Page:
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Today Airbnb said it's removing listings for stays in Israeli settlements in the occupied West Bank. Companies are under increased pressure to stop doing business there. Israeli officials say Israel is being singled out. They plan to take action against the company. NPR's Daniel Estrin has more from Jerusalem.
DANIEL ESTRIN, BYLINE: Airbnb posted an eight-paragraph statement about this online today. It said until now, it allowed rental listings in Israeli settlements in the West Bank despite criticism because it wanted to help bring people together. But it says it spoke to experts and has now decided to remove the listings, saying settlements are, quote, "at the core of the dispute between Israelis and Palestinians." Airbnb says there are about 200 such listings, and they'll be taken down soon. It says it will take a look at other disputed territories on a case-by-case basis. The group Human Rights Watch says it lobbied Airbnb on this for the last two years. Omar Shakir is with Human Rights Watch.
OMAR SHAKIR: They're in essence helping to broker rentals on land stolen from Palestinians for which those Palestinians themselves are barred from entering.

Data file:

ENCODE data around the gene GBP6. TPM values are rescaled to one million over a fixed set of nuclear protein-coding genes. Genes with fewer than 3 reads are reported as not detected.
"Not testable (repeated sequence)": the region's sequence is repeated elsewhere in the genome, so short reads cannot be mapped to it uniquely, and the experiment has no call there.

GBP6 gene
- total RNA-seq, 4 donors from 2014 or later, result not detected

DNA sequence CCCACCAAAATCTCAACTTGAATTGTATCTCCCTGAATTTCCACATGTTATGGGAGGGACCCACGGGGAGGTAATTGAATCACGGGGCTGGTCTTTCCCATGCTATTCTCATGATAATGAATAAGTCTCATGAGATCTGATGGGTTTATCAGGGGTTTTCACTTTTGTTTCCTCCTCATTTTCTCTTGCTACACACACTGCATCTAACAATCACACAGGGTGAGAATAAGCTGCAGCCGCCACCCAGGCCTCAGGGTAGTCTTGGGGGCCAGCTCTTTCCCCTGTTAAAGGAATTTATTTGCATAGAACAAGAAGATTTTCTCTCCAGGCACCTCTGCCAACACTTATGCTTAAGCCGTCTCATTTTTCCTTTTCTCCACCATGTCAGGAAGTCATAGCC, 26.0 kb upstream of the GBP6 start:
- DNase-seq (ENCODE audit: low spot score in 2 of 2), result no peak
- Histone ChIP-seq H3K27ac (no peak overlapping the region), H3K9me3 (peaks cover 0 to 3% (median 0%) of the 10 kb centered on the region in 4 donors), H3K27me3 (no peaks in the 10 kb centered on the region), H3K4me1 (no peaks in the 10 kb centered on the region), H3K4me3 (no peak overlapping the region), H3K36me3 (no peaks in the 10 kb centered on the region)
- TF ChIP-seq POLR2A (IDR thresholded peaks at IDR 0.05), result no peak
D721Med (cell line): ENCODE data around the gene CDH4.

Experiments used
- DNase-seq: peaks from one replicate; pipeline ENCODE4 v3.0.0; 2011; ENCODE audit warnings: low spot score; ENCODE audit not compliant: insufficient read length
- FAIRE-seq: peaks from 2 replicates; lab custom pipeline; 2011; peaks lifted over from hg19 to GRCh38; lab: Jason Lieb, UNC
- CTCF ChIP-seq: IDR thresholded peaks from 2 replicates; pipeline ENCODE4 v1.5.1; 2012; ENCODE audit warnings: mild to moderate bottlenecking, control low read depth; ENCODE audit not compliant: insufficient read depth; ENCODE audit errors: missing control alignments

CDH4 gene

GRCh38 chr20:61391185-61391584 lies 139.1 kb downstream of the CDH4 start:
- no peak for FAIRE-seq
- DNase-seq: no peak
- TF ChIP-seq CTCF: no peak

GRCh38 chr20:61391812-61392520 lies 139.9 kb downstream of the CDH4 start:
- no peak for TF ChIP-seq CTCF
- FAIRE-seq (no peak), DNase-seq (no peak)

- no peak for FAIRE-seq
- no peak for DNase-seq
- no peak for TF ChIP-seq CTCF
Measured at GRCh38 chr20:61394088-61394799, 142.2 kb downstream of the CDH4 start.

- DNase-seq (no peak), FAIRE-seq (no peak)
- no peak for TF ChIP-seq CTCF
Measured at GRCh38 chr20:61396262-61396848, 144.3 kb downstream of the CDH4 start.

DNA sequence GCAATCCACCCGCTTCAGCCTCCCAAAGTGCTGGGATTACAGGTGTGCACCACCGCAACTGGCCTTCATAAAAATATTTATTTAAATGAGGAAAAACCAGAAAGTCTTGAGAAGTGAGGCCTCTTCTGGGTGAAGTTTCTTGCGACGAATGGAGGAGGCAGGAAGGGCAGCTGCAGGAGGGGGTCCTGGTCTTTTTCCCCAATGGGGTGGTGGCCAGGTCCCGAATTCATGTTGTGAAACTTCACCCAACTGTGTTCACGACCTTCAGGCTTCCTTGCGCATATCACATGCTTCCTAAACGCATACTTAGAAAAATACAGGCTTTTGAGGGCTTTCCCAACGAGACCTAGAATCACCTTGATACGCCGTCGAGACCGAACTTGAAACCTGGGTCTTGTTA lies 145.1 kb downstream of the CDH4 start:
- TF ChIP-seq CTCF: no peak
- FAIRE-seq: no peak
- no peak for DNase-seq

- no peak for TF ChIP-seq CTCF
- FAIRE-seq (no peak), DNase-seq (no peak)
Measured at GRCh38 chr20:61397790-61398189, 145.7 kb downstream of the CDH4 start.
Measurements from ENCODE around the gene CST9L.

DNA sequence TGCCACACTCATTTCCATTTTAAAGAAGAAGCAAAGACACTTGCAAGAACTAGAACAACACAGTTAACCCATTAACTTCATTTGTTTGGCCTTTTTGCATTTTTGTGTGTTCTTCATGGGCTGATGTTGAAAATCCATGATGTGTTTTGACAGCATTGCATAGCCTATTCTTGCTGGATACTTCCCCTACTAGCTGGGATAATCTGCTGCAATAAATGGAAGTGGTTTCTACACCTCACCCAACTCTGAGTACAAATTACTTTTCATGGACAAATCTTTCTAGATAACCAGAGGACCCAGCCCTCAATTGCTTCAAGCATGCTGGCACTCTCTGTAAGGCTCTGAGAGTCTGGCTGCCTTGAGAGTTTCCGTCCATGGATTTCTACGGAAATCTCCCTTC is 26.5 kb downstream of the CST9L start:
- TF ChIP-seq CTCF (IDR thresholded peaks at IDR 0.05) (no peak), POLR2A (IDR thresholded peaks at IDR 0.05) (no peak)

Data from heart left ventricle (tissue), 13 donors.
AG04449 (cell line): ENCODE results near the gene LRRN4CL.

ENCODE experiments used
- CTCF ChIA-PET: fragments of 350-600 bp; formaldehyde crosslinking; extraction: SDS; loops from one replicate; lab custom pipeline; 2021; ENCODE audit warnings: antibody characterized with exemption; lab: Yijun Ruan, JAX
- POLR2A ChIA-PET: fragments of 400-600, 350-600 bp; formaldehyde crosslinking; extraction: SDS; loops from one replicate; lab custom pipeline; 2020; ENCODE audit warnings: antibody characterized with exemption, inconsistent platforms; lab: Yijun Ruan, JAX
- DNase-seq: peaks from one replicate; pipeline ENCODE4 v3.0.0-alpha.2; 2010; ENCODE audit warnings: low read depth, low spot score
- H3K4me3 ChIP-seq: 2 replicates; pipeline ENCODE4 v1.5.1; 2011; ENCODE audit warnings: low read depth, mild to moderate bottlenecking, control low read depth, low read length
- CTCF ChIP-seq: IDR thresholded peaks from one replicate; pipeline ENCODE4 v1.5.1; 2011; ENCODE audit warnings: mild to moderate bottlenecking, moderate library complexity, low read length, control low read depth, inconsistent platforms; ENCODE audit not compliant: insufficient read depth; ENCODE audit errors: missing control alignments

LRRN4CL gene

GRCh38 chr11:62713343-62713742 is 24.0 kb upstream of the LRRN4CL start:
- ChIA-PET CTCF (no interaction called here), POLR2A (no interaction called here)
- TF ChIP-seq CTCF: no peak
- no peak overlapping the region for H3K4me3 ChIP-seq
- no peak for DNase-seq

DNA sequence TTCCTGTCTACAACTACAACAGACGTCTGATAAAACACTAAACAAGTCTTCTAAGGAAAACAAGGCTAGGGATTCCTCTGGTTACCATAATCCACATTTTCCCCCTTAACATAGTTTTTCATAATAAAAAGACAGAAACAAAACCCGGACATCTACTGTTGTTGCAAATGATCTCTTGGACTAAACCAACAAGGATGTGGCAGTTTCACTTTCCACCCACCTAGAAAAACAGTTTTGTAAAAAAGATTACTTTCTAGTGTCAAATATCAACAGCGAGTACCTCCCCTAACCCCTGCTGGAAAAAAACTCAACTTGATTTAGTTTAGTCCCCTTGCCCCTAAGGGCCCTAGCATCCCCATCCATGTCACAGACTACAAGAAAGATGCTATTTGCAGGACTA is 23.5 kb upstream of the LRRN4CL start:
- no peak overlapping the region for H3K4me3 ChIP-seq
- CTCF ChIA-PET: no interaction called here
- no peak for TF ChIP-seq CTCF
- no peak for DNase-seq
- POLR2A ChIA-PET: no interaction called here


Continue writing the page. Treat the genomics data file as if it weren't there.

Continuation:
ESTRIN: Israel captured the West Bank 51 years ago and built Jewish settlements there. Most countries reject that move and see the West Bank as subject to negotiations. And Palestinians must receive Israeli military permits in order to visit Israeli settlements. Shakir welcomed Airbnb's decision.
SHAKIR: It's an important recognition of the fact that business activity in settlements invariably contributes to really serious human rights abuses. And it's incumbent on businesses to stop operating in or with settlements.
ESTRIN: Airbnb is one of many companies that have faced pressure amid global calls to stop doing business in the West Bank. Eliana Passentin is an Israeli citizen who lives in the settlement of Eli in the West Bank. She's originally from San Francisco. And she says she's rented her home several times on Airbnb to tourists from Canada and Nigeria. She says they come for the attractions in the area.
ELIANA PASSENTIN: There's mountain biking, jeeping (ph), ATVs, about 14 boutique wineries in the immediate area. So lot of people come for the wineries, for the hike, the biking. There's really a ton to do.
ESTRIN: She rejects Airbnb's decision.
PASSENTIN: It doesn't make any sense whatsoever. They've become political. And instead of building bridges, they're building fences and taking people - an entire area in Israel away from their website, which is - it's crazy. It doesn't make any sense.
ESTRIN: Israel's tourism minister called the decision disgraceful and says he'll try to limit Airbnb's business in Israel. Another government minister said the company was singling out this conflict among many others in the world and called on Israelis affected to sue Airbnb. Daniel Estrin, NPR News, Jerusalem. Transcript provided by NPR, Copyright NPR.